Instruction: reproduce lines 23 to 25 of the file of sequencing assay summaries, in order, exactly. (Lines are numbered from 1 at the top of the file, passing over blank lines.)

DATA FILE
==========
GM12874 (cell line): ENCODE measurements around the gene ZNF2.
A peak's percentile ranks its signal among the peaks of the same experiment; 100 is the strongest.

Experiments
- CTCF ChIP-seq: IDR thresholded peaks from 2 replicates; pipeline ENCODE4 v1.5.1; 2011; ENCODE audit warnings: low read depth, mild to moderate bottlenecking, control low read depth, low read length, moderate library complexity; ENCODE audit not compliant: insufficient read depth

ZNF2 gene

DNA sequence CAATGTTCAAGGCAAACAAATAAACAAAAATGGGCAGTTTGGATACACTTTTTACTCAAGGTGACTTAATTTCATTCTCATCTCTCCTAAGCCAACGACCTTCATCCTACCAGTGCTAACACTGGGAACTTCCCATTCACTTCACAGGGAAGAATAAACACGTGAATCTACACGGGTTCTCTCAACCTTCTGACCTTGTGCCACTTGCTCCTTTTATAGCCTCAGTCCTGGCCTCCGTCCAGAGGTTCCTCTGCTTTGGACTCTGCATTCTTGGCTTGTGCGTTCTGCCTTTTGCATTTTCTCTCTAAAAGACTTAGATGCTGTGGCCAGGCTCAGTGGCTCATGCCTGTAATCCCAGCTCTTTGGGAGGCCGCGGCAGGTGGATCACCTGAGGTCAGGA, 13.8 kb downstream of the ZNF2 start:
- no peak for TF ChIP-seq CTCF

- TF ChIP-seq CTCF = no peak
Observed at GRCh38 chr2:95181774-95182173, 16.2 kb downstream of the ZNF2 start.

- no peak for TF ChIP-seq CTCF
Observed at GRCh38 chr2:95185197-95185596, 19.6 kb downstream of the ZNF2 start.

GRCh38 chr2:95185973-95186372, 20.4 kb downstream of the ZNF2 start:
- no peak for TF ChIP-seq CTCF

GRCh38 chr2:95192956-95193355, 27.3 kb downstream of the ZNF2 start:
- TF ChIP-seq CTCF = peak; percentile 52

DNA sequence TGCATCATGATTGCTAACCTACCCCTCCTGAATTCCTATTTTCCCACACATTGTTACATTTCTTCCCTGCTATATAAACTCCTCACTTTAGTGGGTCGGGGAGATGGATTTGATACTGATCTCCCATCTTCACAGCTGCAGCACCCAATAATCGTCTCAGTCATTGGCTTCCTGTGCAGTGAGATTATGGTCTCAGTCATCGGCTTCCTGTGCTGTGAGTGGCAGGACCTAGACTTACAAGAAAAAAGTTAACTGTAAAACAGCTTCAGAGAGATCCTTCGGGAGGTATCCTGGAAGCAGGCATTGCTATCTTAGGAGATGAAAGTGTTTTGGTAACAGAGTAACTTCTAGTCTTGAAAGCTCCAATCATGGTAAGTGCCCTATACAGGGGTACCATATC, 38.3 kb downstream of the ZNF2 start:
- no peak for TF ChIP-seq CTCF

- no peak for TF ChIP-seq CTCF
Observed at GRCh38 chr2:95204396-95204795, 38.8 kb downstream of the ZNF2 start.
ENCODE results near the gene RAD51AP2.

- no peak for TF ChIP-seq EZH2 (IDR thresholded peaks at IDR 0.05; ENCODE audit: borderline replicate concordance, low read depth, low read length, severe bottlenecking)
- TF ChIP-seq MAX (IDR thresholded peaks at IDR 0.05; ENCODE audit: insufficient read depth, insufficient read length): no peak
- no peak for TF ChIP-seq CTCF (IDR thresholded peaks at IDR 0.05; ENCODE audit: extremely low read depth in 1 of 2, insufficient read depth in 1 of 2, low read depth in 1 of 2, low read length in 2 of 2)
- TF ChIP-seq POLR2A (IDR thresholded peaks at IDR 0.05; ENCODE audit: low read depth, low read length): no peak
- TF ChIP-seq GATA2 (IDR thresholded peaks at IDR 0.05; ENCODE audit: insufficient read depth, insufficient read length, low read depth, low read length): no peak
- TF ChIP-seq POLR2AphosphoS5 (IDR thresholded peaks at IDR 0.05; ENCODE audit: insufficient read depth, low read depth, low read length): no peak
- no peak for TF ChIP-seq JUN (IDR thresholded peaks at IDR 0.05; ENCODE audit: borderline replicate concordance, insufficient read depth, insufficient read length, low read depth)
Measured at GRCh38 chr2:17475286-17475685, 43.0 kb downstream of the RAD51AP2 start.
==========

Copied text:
- no peak for TF ChIP-seq CTCF (IDR thresholded peaks at IDR 0.05; ENCODE audit: extremely low read depth in 1 of 2, insufficient read depth in 1 of 2, low read depth in 1 of 2, low read length in 2 of 2)
- TF ChIP-seq POLR2A (IDR thresholded peaks at IDR 0.05; ENCODE audit: low read depth, low read length): no peak
- TF ChIP-seq GATA2 (IDR thresholded peaks at IDR 0.05; ENCODE audit: insufficient read depth, insufficient read length, low read depth, low read length): no peak